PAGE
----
When the European Parliament approved the controversial European Institute of Innovation and Technology on 11 March, one dissenting parliamentarian complained that the “initiative has degenerated into a farce”. He judged it “poorly defined and under-funded”. He was right.

The original 2005 concept was to recreate the Massachusetts Institute of Technology (MIT) in Europe, where research in academic institutions fails to transfer to industry efficiently. But as few believed that such an institute could be created in a top-down fashion, and European Union (EU) member states were unwilling to provide major institutional investment, the 'EIT' concept evolved into just a small headquarters. This will select and administer distributed networks of academic institutes and private companies focusing on problems considered most pressing in Europe, such as renewable energy. In the same stroke, the European Parliament inserted the word 'innovation' into the EIT's name, although the original acronym lives on.

The result is an enfeebled EIT that is mismatched with the problems it is designed to solve. The EU has set aside just €300 million (US$475 million) for it in the first six years, a fraction of the minimum of €2.3 billion considered necessary to fulfil the EIT's purpose. It is relying on industry and other sources to make up the difference.

That seems unlikely. But whatever the outcome, the very existence of the EIT concept — and its survival through the rough seas of EU politics — is an indictment of Europe's suffocating national bureaucracies, which have made it impossible for universities and publicly funded research institutes to evolve into MITs on their own. 'Elite' has too often been treated as a dirty word, and interactions with industry considered a betrayal of academic purity. In many countries, including France, Germany and Italy, it is still generally impossible to offer internationally competitive packages to top researchers.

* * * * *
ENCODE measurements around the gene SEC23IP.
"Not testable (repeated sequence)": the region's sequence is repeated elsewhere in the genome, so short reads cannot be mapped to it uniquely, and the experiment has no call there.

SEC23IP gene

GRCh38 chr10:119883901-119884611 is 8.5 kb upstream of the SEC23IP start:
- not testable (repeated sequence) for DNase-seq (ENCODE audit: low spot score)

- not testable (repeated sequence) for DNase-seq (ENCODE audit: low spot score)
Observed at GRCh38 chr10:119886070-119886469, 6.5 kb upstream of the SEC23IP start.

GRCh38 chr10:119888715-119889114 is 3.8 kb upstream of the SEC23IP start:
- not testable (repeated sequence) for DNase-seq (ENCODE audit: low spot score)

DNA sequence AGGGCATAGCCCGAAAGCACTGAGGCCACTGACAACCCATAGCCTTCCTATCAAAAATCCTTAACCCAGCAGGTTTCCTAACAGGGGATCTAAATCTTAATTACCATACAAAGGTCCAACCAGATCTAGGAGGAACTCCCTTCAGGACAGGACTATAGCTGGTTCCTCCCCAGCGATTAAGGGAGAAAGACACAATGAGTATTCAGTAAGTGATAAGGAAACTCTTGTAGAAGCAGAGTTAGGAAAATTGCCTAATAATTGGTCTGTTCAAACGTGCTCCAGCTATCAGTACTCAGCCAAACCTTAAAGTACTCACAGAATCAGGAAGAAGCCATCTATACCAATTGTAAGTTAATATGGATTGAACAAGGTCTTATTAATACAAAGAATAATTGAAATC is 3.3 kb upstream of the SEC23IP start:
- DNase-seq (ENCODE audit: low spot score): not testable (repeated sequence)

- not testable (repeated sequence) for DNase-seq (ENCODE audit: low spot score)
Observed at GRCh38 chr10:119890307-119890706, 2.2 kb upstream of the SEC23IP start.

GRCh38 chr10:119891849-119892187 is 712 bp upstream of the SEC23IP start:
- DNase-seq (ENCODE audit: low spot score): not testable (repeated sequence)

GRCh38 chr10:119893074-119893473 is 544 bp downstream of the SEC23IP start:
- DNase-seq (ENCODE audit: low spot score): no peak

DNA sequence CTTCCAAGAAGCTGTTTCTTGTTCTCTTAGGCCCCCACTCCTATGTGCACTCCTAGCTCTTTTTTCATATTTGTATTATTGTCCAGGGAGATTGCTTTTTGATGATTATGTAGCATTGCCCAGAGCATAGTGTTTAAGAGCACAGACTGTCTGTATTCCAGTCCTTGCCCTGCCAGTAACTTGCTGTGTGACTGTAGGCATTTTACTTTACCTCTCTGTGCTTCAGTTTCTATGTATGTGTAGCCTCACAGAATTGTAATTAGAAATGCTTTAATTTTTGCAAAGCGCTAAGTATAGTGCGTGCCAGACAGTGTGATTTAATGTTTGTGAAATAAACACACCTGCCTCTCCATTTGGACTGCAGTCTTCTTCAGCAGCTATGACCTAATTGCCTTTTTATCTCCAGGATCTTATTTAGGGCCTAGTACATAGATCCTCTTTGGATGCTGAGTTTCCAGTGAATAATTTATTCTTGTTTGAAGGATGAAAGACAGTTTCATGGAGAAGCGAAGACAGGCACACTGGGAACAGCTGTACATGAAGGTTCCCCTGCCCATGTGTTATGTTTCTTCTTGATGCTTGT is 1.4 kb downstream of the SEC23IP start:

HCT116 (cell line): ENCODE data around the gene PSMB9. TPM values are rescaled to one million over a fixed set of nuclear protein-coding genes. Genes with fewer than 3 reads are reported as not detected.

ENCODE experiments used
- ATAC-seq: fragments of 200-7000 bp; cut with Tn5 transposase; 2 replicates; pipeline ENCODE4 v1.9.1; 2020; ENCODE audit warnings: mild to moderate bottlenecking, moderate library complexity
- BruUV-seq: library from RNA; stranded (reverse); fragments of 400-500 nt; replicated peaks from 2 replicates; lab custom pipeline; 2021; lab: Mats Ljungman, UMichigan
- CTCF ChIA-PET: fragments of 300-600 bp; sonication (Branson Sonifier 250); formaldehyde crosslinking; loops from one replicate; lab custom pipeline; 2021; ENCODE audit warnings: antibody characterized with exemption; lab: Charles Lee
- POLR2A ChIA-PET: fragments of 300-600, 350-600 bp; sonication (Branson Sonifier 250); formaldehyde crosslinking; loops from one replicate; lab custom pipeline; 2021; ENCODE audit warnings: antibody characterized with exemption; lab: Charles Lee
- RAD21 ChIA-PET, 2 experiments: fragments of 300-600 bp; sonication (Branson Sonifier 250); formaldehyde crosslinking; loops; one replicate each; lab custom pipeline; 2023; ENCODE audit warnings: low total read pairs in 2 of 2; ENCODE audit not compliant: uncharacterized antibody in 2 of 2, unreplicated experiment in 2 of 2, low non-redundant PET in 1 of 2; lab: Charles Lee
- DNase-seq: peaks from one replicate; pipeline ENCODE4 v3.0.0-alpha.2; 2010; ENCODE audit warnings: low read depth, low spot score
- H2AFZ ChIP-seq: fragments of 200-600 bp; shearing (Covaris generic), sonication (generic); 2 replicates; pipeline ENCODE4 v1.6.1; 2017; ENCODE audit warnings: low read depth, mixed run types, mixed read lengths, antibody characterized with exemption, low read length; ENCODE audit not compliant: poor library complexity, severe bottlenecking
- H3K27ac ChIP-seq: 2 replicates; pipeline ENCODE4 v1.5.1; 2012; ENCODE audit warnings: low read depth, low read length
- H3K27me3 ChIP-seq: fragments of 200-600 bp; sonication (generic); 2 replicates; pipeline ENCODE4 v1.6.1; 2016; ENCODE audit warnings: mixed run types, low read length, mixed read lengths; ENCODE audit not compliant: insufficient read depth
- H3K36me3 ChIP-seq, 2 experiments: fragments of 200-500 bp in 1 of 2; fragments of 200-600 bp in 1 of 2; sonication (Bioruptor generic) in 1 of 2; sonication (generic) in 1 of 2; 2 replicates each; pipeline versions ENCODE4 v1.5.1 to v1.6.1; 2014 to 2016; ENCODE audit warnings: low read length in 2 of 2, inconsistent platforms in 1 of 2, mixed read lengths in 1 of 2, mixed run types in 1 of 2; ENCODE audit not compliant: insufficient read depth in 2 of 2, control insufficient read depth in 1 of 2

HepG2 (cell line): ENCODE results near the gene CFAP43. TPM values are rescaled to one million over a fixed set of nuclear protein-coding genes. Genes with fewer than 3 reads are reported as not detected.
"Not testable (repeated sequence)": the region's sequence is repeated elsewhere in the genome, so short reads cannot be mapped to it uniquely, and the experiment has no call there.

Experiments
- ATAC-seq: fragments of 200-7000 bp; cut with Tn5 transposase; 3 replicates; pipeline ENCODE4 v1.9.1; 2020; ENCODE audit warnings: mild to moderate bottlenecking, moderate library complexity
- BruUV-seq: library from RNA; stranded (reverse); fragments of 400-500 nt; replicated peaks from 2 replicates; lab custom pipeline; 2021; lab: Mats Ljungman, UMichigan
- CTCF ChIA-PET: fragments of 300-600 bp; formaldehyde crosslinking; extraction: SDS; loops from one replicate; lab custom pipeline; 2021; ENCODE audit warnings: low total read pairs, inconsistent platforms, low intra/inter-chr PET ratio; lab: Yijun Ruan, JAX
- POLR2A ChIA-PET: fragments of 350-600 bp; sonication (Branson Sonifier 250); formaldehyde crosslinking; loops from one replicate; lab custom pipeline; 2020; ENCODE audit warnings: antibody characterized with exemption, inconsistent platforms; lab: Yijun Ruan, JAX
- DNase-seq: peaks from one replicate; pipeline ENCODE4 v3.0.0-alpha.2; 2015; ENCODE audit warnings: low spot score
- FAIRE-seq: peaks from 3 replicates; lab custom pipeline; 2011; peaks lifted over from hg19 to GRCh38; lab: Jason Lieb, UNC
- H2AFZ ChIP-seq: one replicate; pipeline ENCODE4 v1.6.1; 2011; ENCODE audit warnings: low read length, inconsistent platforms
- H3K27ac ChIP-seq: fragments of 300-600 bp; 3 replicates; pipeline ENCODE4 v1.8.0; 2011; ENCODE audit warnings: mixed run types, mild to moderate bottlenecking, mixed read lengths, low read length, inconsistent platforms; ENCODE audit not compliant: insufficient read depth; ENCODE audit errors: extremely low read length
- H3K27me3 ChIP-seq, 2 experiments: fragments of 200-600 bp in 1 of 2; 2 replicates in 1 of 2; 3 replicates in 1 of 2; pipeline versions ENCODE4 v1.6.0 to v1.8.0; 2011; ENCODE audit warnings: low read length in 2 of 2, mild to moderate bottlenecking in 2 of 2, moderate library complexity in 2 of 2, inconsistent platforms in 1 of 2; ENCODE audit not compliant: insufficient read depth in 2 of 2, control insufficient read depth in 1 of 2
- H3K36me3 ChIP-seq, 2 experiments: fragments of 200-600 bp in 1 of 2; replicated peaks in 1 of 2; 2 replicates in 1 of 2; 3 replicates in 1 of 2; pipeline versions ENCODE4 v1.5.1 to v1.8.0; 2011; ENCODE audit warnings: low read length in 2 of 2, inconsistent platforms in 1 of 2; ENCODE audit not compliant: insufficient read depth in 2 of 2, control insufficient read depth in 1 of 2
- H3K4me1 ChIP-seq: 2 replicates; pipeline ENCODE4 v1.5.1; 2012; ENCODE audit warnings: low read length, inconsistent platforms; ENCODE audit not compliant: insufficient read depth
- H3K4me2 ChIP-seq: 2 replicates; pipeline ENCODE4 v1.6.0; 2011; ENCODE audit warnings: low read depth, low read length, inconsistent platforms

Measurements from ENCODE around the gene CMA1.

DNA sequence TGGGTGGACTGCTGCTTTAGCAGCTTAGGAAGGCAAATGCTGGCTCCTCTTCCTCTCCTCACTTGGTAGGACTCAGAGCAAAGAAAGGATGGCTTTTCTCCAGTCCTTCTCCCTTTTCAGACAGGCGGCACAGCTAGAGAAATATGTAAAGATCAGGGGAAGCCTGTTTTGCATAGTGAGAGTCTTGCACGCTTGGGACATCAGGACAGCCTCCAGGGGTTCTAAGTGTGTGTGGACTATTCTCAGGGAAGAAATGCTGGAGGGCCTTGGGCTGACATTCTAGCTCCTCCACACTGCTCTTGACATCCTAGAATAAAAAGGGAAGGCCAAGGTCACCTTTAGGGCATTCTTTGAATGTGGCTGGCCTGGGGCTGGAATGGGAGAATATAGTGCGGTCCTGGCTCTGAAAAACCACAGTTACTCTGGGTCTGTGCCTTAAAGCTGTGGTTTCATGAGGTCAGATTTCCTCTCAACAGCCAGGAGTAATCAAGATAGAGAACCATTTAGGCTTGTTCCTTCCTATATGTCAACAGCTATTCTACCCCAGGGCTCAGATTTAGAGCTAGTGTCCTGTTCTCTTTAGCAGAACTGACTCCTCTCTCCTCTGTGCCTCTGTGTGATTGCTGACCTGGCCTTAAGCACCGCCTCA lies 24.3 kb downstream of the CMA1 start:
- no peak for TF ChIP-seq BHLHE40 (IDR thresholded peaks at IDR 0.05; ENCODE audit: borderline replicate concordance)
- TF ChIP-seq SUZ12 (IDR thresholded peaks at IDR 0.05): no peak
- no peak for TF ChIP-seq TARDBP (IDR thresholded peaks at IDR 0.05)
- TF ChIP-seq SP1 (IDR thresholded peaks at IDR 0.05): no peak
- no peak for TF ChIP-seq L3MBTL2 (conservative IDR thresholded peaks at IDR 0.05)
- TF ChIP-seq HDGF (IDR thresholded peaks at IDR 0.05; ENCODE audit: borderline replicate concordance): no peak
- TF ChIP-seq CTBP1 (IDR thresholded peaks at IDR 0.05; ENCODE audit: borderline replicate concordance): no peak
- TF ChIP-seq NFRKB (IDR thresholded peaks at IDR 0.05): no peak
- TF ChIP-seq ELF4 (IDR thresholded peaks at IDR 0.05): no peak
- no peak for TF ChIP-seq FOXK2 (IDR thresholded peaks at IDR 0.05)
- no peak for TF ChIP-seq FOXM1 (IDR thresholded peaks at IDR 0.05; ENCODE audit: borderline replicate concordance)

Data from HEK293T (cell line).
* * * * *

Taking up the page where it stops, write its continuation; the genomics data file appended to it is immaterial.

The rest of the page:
But a belated recognition of the need for change is now taking hold. Important steps have been taken in most countries to develop appropriate legal frameworks and infrastructures for technology transfer. In 2003, both Germany and Italy suggested founding their own 'MITs' — precipitating the same political furore seen later when the EIT was proposed. The Italian Institute of Technology was finally realized in Genoa. In Germany, the idea was quickly abandoned in favour of a plan to encourage existing universities to excel in an MIT-like way. Its competition to award winners the 'élite' title has been a success.

The EIT may yet surprise its critics. Either way, national efforts to boost universities are by far the best way to address the problems that the EIT is intended to solve.